Transforming NPDI with Enterprise Recipe Management

ERM can reduce the time needed to look for data, create master recipes, and make planning and sourcing decisions.

Erik Nistad, Mondelēz International
Erik Nistad, Mondelēz International

The supply chain organizations of today’s manufacturers are under constant pressure to find opportunities to drive efficiency, productivity and speed to market. At the same time, they are struggling with the proliferation of products driven by competition, consumer preference, regulatory requirements, specific production facility capabilities, quality and commodity pricing volatility. Combine these factors with the need to increase supply chain flexibility to plan and source products across multiple geographies, facilities and lines, and you end up with a communication and information challenge that does not lend itself to “speed.” The drive for speed and flexibility encounters a barrier at the human touch points in the new product development and introduction (NPDI) process.

In most organizations today, it takes significant human intervention and translation to describe the manufacturing steps and key attributes needed throughout the phases of product development. Typically, the information within this process is loosely captured and mostly documented in unstructured information sources. Fortunately, industry standards such ISA 88 (recipe standards) and ISA 95 (material, equipment and personnel standards) have been created to enable a common structure or language that can be used to describe an enterprise recipe management (ERM) process.

A standards-based framework enables the development of ERM information systems that digitally connect product development organizations, engineering organizations and manufacturing operations, while simultaneously taking into account specific regional and manufacturing operations capabilities. The following benefits are a few examples that illustrate the magnitude of the opportunity:

Reduction in search time for data: Estimates of time spent looking for data in the NPDI process range from 20 to 50 percent because data is not centralized, not in a standard format, and often not electronically available to all parties.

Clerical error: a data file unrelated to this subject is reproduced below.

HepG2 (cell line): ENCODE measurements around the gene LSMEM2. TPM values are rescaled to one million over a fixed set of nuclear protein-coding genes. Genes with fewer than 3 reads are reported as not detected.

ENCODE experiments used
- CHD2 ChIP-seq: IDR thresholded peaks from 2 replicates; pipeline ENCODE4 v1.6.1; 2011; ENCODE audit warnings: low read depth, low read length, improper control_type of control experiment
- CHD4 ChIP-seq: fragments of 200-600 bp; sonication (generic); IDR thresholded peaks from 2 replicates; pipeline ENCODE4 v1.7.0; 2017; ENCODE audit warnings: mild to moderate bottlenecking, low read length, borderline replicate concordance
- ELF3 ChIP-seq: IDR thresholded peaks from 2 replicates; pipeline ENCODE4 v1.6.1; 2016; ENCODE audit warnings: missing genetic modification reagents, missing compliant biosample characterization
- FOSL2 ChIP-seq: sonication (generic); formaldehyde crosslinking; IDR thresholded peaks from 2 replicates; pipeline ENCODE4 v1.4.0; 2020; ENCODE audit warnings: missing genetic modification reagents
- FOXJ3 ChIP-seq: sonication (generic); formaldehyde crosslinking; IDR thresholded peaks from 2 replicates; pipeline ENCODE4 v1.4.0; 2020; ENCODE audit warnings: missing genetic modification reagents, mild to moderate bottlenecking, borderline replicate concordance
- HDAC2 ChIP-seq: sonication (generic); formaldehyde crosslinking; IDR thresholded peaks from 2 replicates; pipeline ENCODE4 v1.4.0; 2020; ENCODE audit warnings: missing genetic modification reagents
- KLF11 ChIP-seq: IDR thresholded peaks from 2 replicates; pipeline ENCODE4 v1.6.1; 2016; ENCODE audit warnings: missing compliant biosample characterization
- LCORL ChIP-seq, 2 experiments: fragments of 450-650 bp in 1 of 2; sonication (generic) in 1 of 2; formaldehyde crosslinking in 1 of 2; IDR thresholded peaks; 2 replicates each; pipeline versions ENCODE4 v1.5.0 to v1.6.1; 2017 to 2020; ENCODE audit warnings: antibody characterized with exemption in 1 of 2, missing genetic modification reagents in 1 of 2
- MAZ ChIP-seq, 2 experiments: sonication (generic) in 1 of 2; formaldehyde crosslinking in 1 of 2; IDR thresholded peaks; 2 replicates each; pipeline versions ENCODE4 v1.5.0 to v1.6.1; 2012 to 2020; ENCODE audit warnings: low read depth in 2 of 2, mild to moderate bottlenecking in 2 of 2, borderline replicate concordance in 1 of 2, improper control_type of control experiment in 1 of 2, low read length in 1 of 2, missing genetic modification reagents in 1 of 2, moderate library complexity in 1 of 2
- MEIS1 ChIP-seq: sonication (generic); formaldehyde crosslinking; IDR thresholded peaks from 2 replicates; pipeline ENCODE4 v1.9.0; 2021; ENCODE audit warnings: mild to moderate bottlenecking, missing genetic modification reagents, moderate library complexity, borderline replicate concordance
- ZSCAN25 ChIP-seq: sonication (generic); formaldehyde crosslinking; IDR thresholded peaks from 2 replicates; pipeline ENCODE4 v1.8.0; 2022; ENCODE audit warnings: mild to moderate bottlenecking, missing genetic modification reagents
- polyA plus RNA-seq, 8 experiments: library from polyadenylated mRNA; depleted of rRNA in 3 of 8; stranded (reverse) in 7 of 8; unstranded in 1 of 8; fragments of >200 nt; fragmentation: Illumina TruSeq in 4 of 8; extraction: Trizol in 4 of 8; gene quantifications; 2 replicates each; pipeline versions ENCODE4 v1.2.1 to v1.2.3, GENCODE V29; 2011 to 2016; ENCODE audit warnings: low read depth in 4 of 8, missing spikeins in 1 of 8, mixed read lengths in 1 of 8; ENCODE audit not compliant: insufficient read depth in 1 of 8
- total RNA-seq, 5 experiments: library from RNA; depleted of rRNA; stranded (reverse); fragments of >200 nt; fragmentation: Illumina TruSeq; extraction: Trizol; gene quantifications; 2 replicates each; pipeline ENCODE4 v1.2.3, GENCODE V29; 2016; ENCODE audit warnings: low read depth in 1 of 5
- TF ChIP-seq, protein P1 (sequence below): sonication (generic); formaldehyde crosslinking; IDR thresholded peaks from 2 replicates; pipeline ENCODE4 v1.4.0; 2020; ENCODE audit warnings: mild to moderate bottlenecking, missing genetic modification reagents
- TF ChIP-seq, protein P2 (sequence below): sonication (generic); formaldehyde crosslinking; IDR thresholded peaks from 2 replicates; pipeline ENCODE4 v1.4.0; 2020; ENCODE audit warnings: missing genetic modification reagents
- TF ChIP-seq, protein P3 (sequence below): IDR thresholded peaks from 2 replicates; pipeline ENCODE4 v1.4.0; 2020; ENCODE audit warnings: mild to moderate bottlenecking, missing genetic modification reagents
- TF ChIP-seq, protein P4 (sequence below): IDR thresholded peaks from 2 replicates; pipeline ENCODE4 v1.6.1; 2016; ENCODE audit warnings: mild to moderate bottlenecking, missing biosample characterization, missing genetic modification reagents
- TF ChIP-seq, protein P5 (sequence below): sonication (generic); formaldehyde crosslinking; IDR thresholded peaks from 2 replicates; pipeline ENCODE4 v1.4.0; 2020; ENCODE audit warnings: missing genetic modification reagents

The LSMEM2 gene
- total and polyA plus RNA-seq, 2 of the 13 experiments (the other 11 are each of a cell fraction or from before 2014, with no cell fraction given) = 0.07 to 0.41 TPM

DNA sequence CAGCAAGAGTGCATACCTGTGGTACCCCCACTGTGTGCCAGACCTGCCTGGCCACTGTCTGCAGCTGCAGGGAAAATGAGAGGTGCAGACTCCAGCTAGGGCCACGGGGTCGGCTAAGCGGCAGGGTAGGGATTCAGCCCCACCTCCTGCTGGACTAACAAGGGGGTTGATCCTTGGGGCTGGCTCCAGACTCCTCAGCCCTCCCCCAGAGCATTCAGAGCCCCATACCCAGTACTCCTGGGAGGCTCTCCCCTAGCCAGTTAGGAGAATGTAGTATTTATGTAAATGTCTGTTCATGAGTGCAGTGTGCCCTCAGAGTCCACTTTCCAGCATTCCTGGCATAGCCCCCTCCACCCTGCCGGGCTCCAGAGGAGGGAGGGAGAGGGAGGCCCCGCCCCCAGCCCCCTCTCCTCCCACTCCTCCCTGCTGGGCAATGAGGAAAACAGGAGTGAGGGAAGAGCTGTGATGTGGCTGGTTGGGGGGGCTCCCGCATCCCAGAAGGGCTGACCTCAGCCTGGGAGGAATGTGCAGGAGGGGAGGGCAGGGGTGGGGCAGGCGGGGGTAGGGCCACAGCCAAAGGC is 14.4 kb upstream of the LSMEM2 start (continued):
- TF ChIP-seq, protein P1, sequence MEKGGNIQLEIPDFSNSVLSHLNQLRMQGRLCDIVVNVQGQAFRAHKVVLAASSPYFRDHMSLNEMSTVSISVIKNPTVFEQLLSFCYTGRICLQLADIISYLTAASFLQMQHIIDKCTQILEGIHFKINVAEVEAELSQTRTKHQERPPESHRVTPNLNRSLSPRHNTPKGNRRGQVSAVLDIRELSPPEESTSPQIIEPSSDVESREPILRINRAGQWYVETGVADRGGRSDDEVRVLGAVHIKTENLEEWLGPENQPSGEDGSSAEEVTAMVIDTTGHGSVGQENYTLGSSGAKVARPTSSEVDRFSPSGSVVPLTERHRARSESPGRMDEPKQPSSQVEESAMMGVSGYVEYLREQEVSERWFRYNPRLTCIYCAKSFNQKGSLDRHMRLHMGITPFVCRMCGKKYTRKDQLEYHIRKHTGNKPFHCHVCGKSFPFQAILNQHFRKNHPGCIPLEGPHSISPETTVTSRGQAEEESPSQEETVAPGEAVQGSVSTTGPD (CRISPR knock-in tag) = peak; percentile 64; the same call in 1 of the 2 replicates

Reduced time to create master recipes: The ERM process defines an “assemble from best practices” method, which can reduce the time to develop master recipes by 50 to 80 percent.

Shorten manufacturing planning and site sourcing processes: Planning processes typically require site-level knowledge of what materials can be used and what equipment constraints can be met. ERM combines site knowledge (equipment definitions and capabilities) with general recipe information to assist in planning and sourcing decisions.

There are many challenges that stand in the way of achieving this digital supply chain. For multi-site manufacturers, many manufacturing lines have been created and modified over time, optimizing the individual process at one site or for one process or product. This has led to a proliferation of inconsistent definitions of production lines, with a mix of technologies from many equipment and technology suppliers. Each site has been focused on its own productivity agenda, existing product mixes and capabilities, optimizing the site and often driving competition between sites. This has had a tendency to limit cross-site information sharing and create suboptimal performance across a multi-site operation. ERM, however, provides the opportunity to bring these worlds together through a common language and framework to digitally connect the worlds of product development and manufacturing execution.

ERM establishes the common language and critical attributes needed across an organization to make a product to specification with the right quality and customer/consumer preferences. This common language can then be leveraged as the communications vehicle from R&D through to manufacturing execution. It describes an organization’s manufacturing processes and critical information attributes all the way down to the equipment to be used in production.

With this common language, the opportunity now exists to build information systems that leverage industry standards to automate the transformation of product information from general to site to master recipe. Through this transformation process, critical product information can then be consumed by all systems throughout the process, allowing for speed and flexibility across the supply chain.

A MESA public webcast on this topic is scheduled for May 20. Find more information and the MESA white paper on ERM at www.mesa.org. MESA members can also join the working group to continue deepening their understanding of this transformation.

>> Erik Nistad is a director in the Global Integrated Supply Chain IS team at Mondelēz International, and vice chairman of the Americas Board of Directors with MESA International (www.mesa.org).

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